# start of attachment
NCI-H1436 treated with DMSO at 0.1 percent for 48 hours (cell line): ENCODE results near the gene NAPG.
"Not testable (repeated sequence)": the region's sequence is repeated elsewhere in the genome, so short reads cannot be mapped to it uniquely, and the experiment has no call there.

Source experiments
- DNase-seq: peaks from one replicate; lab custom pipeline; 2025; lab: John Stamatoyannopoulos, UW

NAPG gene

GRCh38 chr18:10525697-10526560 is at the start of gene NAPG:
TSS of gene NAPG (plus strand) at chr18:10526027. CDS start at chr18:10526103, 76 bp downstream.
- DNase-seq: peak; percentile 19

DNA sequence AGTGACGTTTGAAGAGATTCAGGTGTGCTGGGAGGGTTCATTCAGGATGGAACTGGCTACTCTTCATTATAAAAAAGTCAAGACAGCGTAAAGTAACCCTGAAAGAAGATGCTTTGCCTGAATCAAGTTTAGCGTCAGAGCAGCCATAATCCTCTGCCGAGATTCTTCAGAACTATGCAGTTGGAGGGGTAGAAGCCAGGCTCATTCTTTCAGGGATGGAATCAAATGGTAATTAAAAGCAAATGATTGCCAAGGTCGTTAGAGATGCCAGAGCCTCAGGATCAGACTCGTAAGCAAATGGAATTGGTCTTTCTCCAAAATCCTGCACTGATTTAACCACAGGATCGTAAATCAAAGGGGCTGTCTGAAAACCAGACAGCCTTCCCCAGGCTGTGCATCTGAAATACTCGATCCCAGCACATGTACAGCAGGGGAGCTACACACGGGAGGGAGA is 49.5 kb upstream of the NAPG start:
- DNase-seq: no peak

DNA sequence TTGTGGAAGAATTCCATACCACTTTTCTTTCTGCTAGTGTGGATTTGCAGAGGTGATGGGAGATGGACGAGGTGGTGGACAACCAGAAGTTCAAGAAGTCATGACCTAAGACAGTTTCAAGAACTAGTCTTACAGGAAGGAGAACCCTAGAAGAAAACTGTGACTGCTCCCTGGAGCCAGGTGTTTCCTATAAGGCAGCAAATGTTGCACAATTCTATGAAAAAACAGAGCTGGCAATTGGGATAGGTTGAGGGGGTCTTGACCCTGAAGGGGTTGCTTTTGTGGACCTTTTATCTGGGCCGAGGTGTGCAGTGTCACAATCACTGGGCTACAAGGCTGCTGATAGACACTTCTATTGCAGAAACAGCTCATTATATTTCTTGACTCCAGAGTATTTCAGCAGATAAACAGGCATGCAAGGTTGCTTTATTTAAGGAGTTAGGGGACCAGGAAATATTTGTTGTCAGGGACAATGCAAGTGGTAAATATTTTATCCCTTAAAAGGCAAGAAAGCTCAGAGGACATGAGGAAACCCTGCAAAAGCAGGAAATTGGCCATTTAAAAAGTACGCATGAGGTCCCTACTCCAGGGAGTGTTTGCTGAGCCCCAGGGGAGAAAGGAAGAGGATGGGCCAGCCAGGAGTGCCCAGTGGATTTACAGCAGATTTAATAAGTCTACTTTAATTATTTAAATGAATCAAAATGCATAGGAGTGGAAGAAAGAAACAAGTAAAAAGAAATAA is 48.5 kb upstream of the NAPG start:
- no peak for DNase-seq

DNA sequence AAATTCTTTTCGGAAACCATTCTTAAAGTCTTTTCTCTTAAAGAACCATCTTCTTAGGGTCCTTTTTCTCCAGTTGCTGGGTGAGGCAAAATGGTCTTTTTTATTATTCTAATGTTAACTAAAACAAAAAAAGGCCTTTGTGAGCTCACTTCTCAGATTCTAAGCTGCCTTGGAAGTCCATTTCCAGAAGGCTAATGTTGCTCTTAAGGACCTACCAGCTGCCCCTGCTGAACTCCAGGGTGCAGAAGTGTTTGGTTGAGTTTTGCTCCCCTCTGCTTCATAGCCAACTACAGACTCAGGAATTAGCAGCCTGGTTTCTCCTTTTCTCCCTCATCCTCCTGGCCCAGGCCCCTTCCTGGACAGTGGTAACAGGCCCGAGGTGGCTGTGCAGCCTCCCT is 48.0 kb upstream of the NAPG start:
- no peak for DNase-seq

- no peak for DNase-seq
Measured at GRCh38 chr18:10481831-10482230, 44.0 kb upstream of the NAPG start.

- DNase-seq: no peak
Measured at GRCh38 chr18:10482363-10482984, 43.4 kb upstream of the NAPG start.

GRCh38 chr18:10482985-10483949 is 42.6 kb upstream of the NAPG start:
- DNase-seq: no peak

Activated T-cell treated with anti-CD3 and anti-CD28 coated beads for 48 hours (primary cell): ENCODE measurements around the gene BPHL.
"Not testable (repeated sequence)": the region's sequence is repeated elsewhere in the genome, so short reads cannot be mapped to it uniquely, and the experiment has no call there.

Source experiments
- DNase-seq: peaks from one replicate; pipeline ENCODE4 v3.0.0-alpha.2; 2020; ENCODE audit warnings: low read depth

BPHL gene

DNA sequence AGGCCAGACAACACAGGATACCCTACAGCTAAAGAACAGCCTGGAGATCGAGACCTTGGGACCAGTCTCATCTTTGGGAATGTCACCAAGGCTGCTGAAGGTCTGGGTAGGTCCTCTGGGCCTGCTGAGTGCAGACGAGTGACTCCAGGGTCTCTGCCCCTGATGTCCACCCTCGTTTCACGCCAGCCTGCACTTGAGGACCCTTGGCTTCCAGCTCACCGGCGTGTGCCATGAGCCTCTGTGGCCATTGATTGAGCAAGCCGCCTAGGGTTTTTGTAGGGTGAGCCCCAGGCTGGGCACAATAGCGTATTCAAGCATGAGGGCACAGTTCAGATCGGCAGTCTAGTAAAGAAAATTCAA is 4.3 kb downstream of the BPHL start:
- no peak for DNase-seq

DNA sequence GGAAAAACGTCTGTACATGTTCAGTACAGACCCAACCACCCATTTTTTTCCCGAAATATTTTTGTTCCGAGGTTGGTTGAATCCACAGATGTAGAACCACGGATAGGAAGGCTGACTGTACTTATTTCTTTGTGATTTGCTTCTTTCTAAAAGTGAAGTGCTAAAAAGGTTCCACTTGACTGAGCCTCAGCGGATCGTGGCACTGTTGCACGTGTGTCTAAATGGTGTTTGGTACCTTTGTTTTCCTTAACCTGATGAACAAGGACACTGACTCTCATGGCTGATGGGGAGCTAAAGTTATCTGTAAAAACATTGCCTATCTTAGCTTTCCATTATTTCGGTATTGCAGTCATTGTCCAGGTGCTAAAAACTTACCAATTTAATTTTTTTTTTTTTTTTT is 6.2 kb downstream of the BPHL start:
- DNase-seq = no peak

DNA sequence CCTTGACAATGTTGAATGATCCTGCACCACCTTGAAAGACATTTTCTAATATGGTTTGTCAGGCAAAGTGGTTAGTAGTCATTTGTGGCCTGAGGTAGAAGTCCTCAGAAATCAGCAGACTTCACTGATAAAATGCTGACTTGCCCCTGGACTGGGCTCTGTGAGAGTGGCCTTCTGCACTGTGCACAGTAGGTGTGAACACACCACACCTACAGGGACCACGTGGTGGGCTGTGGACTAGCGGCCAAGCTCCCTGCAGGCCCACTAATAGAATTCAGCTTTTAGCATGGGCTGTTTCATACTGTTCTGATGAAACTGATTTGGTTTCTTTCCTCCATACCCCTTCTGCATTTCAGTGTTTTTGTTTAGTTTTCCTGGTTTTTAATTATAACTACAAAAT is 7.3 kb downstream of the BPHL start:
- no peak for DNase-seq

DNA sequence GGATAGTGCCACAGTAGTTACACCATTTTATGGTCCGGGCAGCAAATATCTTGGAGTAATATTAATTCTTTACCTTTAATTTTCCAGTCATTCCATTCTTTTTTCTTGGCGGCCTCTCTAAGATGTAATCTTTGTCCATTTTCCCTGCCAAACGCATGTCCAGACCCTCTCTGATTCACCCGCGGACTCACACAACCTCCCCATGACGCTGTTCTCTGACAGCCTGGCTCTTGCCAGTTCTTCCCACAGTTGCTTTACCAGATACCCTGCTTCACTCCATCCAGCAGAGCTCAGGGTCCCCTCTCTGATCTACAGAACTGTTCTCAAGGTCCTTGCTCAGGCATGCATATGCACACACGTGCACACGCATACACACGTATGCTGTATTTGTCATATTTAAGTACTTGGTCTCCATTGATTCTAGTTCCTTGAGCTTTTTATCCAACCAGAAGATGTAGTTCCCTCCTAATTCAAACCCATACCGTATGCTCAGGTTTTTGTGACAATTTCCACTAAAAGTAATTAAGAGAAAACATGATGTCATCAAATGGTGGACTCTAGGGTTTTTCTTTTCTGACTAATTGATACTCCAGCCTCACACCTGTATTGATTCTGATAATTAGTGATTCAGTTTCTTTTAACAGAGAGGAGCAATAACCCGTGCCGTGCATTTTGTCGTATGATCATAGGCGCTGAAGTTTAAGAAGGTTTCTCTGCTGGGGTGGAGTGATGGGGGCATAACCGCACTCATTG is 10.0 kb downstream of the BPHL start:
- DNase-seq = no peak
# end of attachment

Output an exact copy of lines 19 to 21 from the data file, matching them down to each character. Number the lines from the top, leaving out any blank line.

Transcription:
GRCh38 chr18:10482985-10483949 is 42.6 kb upstream of the NAPG start:
- DNase-seq: no peak

Activated T-cell treated with anti-CD3 and anti-CD28 coated beads for 48 hours (primary cell): ENCODE measurements around the gene BPHL.